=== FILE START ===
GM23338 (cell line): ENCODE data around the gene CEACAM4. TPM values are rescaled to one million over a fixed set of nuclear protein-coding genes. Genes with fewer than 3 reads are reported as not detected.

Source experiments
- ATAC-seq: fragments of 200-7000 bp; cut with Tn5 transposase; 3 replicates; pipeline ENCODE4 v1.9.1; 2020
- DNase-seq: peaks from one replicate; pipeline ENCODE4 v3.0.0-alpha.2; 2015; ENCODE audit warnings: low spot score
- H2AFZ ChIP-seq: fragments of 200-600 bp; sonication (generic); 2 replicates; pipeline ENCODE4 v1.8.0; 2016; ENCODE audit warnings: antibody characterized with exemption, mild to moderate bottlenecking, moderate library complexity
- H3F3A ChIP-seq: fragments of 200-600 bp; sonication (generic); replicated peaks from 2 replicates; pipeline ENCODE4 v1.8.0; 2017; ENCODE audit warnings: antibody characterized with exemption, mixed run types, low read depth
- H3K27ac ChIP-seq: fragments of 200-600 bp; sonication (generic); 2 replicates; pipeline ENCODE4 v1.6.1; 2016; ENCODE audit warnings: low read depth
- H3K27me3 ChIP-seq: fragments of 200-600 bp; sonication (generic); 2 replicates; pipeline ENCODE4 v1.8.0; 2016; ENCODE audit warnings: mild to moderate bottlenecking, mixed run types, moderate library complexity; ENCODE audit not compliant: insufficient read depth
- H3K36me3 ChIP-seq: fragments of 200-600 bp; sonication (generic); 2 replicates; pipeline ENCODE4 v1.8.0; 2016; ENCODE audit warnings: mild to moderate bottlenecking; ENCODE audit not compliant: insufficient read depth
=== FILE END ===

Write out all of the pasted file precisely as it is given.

GM23338 (cell line): ENCODE data around the gene CEACAM4. TPM values are rescaled to one million over a fixed set of nuclear protein-coding genes. Genes with fewer than 3 reads are reported as not detected.

Source experiments
- ATAC-seq: fragments of 200-7000 bp; cut with Tn5 transposase; 3 replicates; pipeline ENCODE4 v1.9.1; 2020
- DNase-seq: peaks from one replicate; pipeline ENCODE4 v3.0.0-alpha.2; 2015; ENCODE audit warnings: low spot score
- H2AFZ ChIP-seq: fragments of 200-600 bp; sonication (generic); 2 replicates; pipeline ENCODE4 v1.8.0; 2016; ENCODE audit warnings: antibody characterized with exemption, mild to moderate bottlenecking, moderate library complexity
- H3F3A ChIP-seq: fragments of 200-600 bp; sonication (generic); replicated peaks from 2 replicates; pipeline ENCODE4 v1.8.0; 2017; ENCODE audit warnings: antibody characterized with exemption, mixed run types, low read depth
- H3K27ac ChIP-seq: fragments of 200-600 bp; sonication (generic); 2 replicates; pipeline ENCODE4 v1.6.1; 2016; ENCODE audit warnings: low read depth
- H3K27me3 ChIP-seq: fragments of 200-600 bp; sonication (generic); 2 replicates; pipeline ENCODE4 v1.8.0; 2016; ENCODE audit warnings: mild to moderate bottlenecking, mixed run types, moderate library complexity; ENCODE audit not compliant: insufficient read depth
- H3K36me3 ChIP-seq: fragments of 200-600 bp; sonication (generic); 2 replicates; pipeline ENCODE4 v1.8.0; 2016; ENCODE audit warnings: mild to moderate bottlenecking; ENCODE audit not compliant: insufficient read depth